New York's Cooperative and Condominium Community
Bill Morris in Bricks & Bucks on March 22, 2023
Every co-op and condo board embarking on a multi-million-dollar capital project looks for ways to cut costs without cutting corners. The co-op board at the Peter James, at 201 E. 25th St. near Gramercy Park, found the perfect solution. His name is Kevin Joyce.
Before he took on the job as resident manager of the 18-story, postwar brick building in 2018, Joyce, 36, had worked in construction and as a super at three buildings. A year after he was hired at the Peter James, the co-op board decided to attack persistent leaks by replacing all of the water risers and hundreds of fan-coil heating and cooling units in the sixth through 18th floors. That was when the board discovered it had a valuable asset in its new resident manager.
“I was new to the building,” Joyce recalls, “but I had overseen big jobs at my previous buildings — roof replacements, elevator jobs, hallway renovations. The bids that came in for the Peter James job were very high, and I reviewed them with the engineer and property manager. I figured we could do the same quality of work cheaper if we were the general contractor and I was the project manager overseeing the subcontractors.”
The engineer on the job was Ray Locicero, head of the plumbing, electrical and mechanical team at RAND Engineering & Architecture. “This was a very large project,” Locicero says, noting that it called for replacing 4,000 feet of black steel piping and about 325 Carrier fan coil units in the 164-unit building. It entailed opening up walls, replacing pipes, insulating them, installing fire-proofing in floors, then reclosing and finishing the walls. The $2.75 million price tag was covered by a refinancing of the co-op’s underlying mortgage back when interest rates were at rock bottom.
“We had to do the work in the spring and fall,” Locicero adds, “what’s known as shoulder seasons, when the heating and cooling system can be shut down. Having Kevin onsite every day and going through every apartment helped the project move swiftly. He wasn’t just providing access, he was also coordinating between the various trades. His hands-on approach paid off for them.”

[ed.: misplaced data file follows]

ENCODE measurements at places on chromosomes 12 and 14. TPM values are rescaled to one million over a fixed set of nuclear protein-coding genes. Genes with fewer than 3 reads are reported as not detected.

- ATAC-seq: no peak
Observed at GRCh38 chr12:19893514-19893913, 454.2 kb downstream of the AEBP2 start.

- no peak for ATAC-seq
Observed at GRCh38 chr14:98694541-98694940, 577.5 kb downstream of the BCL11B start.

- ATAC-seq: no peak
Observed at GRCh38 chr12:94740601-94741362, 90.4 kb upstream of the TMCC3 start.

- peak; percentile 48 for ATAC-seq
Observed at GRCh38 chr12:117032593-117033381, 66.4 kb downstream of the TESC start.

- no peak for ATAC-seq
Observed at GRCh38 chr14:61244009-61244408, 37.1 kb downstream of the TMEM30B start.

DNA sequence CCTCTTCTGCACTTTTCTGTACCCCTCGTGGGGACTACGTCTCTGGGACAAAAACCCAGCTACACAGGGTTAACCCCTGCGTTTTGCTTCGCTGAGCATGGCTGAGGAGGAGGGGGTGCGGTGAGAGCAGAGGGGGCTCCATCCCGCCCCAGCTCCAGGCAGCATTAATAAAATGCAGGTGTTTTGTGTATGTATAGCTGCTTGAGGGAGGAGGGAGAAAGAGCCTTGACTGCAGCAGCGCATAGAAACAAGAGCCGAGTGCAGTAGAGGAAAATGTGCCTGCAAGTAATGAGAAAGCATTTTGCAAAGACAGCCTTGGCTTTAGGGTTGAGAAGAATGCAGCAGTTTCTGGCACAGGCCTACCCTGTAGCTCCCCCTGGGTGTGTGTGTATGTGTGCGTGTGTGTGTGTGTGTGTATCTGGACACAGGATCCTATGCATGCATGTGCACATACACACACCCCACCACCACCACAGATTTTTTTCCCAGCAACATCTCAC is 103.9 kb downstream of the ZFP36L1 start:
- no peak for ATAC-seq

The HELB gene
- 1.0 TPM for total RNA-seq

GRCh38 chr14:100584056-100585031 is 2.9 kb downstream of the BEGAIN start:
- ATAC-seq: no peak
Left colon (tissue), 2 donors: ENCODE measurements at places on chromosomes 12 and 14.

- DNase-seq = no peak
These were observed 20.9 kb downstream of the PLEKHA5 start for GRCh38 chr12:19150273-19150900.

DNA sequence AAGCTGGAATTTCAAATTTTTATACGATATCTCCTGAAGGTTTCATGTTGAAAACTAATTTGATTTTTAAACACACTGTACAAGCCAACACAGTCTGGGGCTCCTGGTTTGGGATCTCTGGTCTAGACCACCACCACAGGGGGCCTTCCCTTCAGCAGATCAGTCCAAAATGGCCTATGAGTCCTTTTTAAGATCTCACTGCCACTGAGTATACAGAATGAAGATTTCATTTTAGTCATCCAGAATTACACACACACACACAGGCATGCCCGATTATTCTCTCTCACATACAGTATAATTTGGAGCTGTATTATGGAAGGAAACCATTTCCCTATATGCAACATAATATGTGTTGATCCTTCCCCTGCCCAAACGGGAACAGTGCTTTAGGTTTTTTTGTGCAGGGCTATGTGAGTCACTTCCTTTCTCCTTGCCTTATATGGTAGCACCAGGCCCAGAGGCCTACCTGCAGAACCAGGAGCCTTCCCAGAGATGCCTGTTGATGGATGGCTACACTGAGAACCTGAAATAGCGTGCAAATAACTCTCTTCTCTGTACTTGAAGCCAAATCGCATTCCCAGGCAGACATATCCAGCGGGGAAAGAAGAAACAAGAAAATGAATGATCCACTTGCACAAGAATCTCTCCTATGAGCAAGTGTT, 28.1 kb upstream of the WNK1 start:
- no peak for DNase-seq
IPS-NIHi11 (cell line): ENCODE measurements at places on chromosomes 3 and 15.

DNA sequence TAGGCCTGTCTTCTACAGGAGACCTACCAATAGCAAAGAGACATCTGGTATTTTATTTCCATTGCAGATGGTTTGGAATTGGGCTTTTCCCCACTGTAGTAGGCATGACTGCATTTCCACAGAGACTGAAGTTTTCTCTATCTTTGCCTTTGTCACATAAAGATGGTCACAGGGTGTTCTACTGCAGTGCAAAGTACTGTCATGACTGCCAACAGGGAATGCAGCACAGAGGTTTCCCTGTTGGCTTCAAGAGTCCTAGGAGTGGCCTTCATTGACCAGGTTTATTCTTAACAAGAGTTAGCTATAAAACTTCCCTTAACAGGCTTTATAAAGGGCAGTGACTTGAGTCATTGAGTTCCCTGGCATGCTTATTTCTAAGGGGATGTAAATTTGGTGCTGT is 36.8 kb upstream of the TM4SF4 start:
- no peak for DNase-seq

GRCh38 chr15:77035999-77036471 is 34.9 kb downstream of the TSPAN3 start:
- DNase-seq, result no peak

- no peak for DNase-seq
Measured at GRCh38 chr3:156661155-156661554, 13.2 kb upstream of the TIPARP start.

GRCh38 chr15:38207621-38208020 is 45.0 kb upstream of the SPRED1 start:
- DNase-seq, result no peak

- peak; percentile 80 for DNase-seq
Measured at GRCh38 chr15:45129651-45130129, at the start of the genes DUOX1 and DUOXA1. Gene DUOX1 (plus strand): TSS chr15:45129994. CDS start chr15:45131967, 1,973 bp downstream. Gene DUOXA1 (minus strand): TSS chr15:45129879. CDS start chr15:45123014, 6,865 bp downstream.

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This wasn’t the co-op’s first rodeo. Before Joyce was hired, a massive leak in the risers on the second floor led the co-op board to do a similar project on the first through fifth floors. When smaller leaks began sprouting in pipes and joints on the upper floors, the board decided to launch a full-frontal assault and replace the rest of the risers and fan coil units. “There are two schools of thought on jobs like this — proactive and reactive,” Locicero says. “This board was proactive. They’ve increased the life of the building’s entire piping system by 40-plus years.”
There were hiccups, of course. The big one was the arrival of the COVID-19 pandemic, which slowed down the job for several months. But the three-year project came in under budget and on schedule, thanks to the expertise and hands-on supervision of a member of the building’s staff.
“The unique thing was that I took on an unconventional role, a much bigger one than most resident managers, in order to save them some costs,” Joyce says. “And I wound up saving them a good chunk of money. It was a challenge, but I’m very proud.”
Alas, such performance tends to get noticed. Since the job was completed last fall, Joyce has gone to work as director of project management at R.E.M. Residential, a property management company. It’s a twist on the conventional wisdom. In this case, a good deed got rewarded.
PRINCIPAL PLAYERS — ENGINEER: RAND Engineering & Architecture. PROPERTY MANAGER: Douglas Elliman. DEMOLITION AND RESTORATION: Norbert Painting. PLUMBER: Hausman Plumbing. PIPE INSULATION AND FIREPROOFING: Nordic Insulation. FAN COIL INSTALLATION: Lion Air Installations.
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